Movie & TV Tropes That Are Actually Useful
The film and television tropes discourse is usually centers around how little value (other than unintentional lulz) they add to the films and shows where they are utilized. But this is not always true. Sometimes they are quite helpful to both characters and the audience. Tropes often serve as visual shortcuts enabling filmmakers to get to the unremarkable ending as efficiently as possible. And who doesn’t love a shortcut?
1. The Exposition Hallway Walk
A staple of action and disaster films, the Exposition Hallway Walk involves assembling a collection of who’s that actors around a main character and having everyone stride purposefully down a badly lit corridor as the central conflict is presented to both the main character and audience (usually in rushed tones). In some cases another minor character will race to catch up with the procession in order to add a bit of character or situational back story and is often observed carrying a folder stuffed haphazardly with important papers.
Why it’s useful:Time is of the essence in action or disaster films; there is nothing more vital to success than ensuring that key players are all up to speed.
2. Plot Development is Just a Phone Call Away
No matter how inconvenient it might be, people always answer their phones in movies – unless they’re having sex or being brutally murdered. It’s a good thing too, since each phone call has the potential for information that will forward the plot! So next time you hesitate before answering your phone; don’t. It could be Bruce Willis alerting you that terrorists have seized the Nakatomi Building.
why it’s useful: people might ignore letters, rocks tossed at windows or messages scrawled in blood on a mirror, but rarely do they ignore phones.
3. One More Time for the Cheap Seats
When dealing with convoluted plots, scientific jargon or a really skeptical minor character, repetition, clarification and talking in ALL CAPS is extremely helpful. If the plot has gotten away from the characters, their best bet is to pause, take a deep breath, assemble some who’s that actors and take another hallway exposition stroll. If this science is really important, it will need to be explained in un-sciencey language or perhaps depicted in a series of quick sketches. For skeptics, however, you might just have to shove their face into a wall or extremely close to a recently departed co-star whose bullet riddled body ought to provide enough solid evidence the matter is to be taken seriously.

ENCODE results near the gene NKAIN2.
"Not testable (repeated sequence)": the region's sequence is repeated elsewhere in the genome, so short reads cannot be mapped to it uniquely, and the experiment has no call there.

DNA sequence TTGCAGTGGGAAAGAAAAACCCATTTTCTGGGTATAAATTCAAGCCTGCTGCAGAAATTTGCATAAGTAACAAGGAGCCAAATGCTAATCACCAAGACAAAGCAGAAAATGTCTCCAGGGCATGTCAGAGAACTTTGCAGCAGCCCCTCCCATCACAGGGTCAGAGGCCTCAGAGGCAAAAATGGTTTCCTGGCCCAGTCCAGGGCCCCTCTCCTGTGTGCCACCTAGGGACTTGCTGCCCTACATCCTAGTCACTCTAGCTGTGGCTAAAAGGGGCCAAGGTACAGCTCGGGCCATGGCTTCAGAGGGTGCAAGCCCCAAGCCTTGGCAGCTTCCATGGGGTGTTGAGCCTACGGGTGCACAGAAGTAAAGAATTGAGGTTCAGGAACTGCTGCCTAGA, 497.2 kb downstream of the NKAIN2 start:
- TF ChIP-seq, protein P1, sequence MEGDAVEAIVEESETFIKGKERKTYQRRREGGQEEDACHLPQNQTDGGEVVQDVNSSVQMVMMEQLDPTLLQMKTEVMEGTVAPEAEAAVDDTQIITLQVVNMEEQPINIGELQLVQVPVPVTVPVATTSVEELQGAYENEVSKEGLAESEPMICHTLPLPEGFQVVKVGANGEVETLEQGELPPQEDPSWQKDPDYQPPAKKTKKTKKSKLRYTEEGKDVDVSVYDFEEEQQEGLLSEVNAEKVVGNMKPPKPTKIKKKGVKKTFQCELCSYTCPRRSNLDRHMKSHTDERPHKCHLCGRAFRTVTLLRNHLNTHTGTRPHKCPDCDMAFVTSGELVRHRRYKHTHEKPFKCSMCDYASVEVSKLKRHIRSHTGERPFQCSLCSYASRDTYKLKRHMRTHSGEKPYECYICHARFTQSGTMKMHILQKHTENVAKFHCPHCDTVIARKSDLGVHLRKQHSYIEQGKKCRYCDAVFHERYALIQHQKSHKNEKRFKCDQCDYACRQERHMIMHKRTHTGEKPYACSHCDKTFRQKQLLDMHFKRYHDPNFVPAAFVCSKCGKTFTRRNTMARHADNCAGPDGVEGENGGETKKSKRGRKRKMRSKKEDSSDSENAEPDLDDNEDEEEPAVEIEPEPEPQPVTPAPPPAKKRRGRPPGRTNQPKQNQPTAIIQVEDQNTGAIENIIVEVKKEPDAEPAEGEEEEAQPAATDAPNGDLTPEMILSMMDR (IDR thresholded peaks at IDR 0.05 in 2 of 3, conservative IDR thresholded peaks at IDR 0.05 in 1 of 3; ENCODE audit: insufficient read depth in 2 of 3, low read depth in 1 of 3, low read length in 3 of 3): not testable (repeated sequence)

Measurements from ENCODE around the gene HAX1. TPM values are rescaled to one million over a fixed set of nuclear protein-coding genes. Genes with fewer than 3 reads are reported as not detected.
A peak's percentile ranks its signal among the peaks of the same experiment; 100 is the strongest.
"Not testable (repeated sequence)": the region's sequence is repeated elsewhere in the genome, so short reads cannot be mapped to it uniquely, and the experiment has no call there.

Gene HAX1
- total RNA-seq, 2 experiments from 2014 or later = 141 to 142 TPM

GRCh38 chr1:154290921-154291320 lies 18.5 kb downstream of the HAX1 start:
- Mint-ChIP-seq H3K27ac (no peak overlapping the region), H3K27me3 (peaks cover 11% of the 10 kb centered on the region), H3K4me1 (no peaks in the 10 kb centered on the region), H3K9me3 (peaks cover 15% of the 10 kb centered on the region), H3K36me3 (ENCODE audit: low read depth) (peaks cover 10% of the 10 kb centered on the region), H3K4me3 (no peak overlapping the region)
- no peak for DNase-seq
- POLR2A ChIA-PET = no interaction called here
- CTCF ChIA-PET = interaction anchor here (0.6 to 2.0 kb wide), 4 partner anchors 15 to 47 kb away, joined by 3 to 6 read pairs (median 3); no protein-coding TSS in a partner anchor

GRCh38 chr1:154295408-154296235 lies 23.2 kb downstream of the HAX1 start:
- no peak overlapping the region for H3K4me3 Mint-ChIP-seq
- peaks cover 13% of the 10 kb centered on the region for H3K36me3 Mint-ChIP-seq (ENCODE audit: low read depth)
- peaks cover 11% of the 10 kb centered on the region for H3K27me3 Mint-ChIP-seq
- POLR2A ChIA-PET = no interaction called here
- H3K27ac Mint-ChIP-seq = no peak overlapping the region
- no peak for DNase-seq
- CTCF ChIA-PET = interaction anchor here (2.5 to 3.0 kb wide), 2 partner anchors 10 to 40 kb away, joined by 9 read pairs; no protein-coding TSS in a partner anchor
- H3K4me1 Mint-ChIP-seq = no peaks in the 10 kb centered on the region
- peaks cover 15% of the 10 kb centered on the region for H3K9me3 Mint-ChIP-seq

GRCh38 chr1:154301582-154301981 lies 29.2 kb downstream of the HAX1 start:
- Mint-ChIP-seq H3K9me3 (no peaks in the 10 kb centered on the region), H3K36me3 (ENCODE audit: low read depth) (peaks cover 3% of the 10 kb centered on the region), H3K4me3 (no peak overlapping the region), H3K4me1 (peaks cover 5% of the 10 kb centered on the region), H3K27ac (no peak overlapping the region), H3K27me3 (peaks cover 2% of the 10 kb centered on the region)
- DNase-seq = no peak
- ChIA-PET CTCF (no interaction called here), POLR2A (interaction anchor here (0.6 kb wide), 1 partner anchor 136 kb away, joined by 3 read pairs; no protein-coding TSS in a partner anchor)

4. The Guest Star DID IT
As often discussed around these parts, the guest star is usually the killer. This doesn’t mean there won’t be room for plot twists, turns or reversals of fortunes. It just means the writers were lazy or really liked the idea of Matthew Modine subverting his nice guy image by playing a serial killer.
why it’s useful: Sometimes you just can’t be arsed to sit through an entire episode of Law & Order: SVU
5. Unlocked Offices Are for Plot Twists and Passwords
Regardless of how classified the information or fancy the building, offices are rarely locked. In the rare instances they are locked, there’s always a kindly cleaning person who is more than happy to unlock the door. Though if there’s no cleaning person available you can always just shoot off the lock.
Why it’s useful: You’re gonna need those files, passwords or ledgers depicting cash bribes to make it to the end credit crawl alive.